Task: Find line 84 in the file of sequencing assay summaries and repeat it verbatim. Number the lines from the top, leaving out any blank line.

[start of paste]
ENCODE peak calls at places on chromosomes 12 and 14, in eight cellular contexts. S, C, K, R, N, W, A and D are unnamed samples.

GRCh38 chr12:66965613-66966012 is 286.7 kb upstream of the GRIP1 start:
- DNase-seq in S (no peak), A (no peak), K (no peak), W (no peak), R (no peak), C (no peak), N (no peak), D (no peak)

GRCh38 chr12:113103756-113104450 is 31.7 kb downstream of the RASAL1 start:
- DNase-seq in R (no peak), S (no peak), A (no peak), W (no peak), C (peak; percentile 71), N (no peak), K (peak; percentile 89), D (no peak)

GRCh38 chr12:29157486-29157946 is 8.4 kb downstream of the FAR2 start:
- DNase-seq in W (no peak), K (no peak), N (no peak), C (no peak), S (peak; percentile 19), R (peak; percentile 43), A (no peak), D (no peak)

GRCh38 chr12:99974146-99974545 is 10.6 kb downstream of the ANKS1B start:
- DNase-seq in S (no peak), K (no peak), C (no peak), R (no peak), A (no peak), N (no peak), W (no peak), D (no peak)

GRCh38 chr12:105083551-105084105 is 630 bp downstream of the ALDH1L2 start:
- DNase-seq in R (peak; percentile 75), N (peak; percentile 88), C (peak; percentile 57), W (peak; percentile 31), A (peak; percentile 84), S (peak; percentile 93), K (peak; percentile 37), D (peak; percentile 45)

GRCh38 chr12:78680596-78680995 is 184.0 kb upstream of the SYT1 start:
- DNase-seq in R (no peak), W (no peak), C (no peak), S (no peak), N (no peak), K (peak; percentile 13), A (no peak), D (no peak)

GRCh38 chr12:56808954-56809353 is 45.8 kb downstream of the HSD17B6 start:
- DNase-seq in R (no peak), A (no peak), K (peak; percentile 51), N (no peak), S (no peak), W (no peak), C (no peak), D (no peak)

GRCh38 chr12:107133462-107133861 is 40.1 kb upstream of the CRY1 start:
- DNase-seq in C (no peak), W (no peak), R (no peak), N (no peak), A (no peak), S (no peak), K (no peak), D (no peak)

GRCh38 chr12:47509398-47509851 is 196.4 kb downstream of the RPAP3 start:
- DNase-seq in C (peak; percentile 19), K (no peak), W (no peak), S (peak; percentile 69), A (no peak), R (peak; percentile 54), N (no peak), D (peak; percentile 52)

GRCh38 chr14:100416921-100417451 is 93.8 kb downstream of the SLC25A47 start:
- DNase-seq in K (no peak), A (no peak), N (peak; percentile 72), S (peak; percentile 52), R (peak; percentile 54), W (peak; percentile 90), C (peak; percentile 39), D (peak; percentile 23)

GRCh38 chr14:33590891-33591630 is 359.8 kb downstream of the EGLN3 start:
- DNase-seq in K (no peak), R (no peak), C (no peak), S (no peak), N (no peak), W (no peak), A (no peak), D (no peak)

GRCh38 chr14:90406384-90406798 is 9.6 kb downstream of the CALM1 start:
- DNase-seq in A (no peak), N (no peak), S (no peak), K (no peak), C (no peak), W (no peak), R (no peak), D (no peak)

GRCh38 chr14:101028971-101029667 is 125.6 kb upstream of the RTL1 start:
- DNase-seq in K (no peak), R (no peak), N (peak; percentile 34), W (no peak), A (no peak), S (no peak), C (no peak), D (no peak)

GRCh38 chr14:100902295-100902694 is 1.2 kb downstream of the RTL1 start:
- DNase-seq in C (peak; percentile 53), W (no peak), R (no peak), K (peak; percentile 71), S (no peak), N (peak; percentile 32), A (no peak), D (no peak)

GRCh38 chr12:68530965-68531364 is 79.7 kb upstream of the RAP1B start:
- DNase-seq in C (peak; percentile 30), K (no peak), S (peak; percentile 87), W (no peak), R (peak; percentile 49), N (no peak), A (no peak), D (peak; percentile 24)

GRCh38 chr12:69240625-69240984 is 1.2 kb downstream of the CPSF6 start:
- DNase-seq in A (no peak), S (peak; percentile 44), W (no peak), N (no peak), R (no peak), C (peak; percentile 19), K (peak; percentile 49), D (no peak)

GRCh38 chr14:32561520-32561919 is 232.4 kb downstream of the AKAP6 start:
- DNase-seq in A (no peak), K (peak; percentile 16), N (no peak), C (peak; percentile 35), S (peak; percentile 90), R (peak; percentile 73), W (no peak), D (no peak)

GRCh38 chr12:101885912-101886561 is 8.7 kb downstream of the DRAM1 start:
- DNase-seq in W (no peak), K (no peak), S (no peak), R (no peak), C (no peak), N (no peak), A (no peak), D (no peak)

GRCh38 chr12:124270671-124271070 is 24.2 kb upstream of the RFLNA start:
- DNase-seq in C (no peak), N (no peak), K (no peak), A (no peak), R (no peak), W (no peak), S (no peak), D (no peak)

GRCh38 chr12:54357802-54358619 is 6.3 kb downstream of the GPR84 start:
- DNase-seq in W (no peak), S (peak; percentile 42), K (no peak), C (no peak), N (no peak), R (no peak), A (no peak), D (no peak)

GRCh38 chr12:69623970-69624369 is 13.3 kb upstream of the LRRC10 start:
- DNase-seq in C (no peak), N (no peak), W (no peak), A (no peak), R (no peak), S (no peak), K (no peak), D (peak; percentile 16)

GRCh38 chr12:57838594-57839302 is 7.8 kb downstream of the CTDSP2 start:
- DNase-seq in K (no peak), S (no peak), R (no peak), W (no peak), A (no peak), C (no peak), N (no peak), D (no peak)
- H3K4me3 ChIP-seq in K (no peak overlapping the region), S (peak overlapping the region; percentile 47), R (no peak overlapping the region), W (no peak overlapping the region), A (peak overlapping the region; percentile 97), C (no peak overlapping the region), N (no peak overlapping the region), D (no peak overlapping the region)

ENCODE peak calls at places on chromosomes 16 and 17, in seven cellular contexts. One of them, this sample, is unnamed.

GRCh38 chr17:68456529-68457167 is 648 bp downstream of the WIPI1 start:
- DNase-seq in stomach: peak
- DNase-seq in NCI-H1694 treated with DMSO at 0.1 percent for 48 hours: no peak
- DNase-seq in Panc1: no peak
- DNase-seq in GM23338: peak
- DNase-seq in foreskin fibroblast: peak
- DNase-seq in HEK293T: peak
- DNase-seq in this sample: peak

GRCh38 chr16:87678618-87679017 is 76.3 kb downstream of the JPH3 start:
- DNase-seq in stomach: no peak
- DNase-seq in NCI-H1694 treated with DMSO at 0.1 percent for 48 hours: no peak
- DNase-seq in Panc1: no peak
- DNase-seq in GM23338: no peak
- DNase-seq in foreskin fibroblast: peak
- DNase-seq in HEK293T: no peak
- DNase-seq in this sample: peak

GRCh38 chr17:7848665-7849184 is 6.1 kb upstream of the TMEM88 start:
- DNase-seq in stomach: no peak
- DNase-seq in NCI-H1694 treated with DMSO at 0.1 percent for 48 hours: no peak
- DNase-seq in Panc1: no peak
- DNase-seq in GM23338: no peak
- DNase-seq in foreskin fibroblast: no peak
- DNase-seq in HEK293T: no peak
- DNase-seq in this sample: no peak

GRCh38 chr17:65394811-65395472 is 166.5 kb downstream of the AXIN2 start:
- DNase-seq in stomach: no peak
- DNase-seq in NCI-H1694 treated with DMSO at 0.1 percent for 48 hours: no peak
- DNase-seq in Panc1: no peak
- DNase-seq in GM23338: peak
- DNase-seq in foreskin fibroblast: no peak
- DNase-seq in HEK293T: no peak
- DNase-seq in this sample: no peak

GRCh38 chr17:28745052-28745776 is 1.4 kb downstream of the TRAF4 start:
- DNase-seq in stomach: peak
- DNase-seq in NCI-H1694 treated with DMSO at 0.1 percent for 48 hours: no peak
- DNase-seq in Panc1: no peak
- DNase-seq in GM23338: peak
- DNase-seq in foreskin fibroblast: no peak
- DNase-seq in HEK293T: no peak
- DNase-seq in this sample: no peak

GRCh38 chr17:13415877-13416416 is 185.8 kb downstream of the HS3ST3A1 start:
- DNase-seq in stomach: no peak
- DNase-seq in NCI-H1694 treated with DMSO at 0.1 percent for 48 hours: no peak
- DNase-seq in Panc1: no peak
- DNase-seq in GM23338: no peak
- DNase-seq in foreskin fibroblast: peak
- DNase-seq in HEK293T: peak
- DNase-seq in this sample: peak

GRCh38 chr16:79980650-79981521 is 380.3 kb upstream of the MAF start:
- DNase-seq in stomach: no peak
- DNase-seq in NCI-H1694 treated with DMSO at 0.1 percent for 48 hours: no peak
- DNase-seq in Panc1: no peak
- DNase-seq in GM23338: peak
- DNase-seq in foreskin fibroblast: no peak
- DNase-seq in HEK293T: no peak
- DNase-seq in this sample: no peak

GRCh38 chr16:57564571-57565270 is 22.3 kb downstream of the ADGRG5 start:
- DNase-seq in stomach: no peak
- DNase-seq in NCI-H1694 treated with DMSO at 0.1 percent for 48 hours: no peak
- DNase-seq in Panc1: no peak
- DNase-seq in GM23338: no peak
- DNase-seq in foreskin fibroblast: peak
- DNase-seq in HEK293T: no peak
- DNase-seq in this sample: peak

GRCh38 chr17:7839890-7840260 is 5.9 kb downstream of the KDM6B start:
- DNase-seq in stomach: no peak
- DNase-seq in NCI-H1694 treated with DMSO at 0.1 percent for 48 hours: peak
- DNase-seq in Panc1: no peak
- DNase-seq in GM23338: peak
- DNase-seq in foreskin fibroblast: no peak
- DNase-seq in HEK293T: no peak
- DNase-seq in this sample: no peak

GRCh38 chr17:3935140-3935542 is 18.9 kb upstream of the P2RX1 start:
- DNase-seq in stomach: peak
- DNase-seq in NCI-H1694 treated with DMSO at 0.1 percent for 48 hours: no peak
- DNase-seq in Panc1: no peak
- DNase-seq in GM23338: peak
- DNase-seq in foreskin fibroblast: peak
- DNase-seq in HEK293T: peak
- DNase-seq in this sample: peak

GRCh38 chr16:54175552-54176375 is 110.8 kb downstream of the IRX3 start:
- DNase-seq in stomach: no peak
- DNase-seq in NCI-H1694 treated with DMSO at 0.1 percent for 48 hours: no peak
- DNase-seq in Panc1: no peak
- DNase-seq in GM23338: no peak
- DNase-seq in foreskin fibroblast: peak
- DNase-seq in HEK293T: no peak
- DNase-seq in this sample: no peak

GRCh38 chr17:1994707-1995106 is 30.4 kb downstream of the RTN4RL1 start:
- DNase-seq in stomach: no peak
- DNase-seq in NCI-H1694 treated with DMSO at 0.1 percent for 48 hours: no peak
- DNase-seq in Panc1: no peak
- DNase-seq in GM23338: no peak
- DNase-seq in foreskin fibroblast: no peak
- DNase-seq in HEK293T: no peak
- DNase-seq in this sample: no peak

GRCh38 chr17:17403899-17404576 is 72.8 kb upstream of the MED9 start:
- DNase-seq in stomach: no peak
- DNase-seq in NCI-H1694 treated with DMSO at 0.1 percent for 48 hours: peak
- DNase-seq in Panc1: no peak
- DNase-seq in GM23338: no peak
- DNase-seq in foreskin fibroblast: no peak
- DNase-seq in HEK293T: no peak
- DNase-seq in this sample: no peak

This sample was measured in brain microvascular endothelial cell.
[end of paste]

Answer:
- DNase-seq in GM23338: peak